You’ve heard me talk about the guide for getting into a deep work state so many times now. (If you haven’t downloaded it yet, what are you waiting for?)
When anyone tells me that the 15-minute process for getting into a deep work state didn’t work for them, I love it.
Not because they’re struggling of course, but because they’re gathering data that we can use in our coaching session to troubleshoot.
I always ask the question “What derailed you from following the process all the way through?”
People will name any number of things: My phone rang. Someone knocked on my door. I wanted to check Instagram. I got worried that my boss might need me. I got hungry. I got bored. I thought of something more important that I needed to do.
Let’s take one of these examples: I wanted to check Instagram.
The seemingly innocent thought “I want to check Instagram” likely creates a feeling of desire, which we’re going to call an urge. This is not a coincidence — the makers of Instagram have intentionally designed it to create this exact feeling in all of us.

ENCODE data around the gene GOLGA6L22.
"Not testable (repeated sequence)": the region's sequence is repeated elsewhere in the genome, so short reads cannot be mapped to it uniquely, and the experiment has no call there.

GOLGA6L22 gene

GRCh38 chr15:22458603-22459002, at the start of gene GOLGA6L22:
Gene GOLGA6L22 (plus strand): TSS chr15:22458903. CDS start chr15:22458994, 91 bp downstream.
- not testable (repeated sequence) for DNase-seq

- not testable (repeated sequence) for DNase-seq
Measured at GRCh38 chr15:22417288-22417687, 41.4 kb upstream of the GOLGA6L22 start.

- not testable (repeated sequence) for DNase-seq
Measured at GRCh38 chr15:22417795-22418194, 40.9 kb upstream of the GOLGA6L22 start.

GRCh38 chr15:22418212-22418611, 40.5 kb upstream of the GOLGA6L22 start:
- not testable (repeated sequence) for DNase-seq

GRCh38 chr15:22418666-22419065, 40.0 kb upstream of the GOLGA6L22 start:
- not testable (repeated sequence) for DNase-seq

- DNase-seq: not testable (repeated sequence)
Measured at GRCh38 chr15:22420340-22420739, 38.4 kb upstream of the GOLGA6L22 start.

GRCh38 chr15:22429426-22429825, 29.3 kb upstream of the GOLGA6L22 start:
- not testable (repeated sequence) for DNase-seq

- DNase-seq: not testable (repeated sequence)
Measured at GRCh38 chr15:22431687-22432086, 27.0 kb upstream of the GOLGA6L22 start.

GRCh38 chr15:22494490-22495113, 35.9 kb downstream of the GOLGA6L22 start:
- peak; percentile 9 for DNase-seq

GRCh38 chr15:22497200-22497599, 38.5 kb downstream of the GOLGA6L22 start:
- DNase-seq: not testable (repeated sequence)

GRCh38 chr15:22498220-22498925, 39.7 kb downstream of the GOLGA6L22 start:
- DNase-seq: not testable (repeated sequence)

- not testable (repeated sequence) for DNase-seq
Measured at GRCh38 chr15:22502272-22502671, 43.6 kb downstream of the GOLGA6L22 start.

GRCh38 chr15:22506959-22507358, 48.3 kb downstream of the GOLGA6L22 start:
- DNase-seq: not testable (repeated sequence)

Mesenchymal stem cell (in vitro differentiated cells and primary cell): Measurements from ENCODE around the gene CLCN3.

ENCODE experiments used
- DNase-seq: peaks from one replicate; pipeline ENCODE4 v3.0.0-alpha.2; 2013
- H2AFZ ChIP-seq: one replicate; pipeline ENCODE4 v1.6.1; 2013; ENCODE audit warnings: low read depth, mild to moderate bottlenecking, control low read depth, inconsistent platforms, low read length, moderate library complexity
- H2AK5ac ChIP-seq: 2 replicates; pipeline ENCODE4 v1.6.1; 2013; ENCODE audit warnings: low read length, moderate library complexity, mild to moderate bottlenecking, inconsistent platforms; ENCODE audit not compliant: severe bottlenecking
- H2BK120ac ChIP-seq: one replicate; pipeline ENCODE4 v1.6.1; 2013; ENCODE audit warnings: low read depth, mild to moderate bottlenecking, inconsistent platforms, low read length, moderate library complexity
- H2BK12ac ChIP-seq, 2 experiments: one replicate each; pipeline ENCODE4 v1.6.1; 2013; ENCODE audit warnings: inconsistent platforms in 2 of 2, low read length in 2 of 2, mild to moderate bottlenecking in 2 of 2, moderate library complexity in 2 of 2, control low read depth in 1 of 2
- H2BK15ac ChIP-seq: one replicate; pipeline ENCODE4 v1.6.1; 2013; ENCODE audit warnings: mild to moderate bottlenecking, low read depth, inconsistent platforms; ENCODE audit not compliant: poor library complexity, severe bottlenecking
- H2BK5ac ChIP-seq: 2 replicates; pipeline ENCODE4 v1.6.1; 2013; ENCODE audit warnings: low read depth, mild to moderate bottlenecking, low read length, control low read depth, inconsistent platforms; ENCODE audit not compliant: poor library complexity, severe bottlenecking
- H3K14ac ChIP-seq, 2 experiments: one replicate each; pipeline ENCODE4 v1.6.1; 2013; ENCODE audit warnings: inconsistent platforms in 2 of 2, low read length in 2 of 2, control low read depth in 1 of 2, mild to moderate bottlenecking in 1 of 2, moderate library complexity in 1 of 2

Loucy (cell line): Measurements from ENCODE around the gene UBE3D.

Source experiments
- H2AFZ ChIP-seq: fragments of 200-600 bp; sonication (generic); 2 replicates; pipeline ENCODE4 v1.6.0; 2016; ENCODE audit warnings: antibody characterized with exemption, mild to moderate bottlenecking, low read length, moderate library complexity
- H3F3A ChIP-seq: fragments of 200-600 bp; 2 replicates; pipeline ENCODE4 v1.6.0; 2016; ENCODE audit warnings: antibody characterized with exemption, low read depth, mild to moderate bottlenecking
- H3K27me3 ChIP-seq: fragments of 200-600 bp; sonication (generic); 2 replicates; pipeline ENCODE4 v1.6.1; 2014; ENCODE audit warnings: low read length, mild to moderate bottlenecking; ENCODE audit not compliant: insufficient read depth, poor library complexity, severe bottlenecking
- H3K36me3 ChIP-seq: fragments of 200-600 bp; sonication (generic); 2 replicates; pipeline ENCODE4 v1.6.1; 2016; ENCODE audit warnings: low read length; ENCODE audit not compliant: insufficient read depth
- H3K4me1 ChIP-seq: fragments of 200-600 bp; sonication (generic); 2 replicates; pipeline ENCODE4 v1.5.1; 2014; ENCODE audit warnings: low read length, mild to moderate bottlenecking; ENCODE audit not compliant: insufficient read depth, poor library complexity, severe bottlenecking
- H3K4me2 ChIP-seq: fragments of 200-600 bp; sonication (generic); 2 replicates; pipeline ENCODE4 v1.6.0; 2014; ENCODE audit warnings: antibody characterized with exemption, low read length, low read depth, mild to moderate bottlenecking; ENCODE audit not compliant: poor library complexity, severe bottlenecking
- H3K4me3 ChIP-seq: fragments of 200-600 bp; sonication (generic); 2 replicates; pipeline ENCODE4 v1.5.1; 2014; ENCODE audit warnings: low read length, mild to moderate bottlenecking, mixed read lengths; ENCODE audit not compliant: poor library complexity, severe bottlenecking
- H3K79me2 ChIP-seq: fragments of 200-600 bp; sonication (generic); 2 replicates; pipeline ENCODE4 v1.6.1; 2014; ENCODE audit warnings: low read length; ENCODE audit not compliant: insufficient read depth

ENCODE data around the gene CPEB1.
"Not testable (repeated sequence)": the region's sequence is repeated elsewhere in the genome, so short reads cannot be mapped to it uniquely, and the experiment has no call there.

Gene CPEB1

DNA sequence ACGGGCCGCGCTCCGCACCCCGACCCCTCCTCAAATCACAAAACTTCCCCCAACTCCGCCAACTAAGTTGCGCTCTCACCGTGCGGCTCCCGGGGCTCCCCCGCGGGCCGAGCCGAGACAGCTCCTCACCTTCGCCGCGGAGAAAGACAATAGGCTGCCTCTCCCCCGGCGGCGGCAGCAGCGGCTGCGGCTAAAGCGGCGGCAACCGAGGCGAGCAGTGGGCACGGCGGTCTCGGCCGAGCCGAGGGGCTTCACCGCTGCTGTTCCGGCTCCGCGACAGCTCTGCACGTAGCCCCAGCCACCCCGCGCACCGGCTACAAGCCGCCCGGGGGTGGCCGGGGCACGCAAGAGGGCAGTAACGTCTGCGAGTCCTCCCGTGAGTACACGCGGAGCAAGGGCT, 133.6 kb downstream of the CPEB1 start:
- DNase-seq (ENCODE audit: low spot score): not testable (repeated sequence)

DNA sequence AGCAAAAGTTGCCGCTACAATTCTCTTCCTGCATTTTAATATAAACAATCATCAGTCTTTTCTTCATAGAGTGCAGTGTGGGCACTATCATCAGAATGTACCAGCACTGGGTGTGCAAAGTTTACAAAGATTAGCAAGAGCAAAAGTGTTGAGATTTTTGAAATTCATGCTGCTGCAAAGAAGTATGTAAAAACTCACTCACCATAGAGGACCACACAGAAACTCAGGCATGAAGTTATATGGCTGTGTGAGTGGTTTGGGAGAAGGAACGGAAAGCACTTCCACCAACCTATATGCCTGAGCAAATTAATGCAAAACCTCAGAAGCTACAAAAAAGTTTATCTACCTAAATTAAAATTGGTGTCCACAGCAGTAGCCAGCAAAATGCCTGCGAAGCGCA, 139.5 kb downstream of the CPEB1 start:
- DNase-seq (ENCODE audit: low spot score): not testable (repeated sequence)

If we’re not conscious, we follow that urge blindly. We check Instagram and don’t complete our deep work block. We never get to see what we were capable of during that deep work block.
But here’s the key: Noticing the urge, allowing it to be there in our bodies, and finishing our deep work block anyway.
Not resisting the urge. Not ignoring the urge. Not trying to push the urge away. But not giving into it, either.
Here’s how to allow an urge:
- Notice and name the urge: Say “This is an urge.”
- Notice what thought created the urge: It can be as simple as “I want to check Instagram.”
- Acknowledge your power: Say “I can allow this urge, not follow it blindly.”
- Sit with the feeling: Do a head-to-toe body scan, noticing how the urge feels in your body.
- Carry on: Continue on with your planned action, allowing the feeling to be there for as long as it needs to be.
This meta skill — of allowing urges but not following them — will serve you in all areas of your life, from finances to health to career to relationships. (Seriously. It’s the same skill taught to stop overeating, quit overdrinking, cut back on TV binge-watching, and stop overspending.)
And remember: Like everything, it gets easier with practice.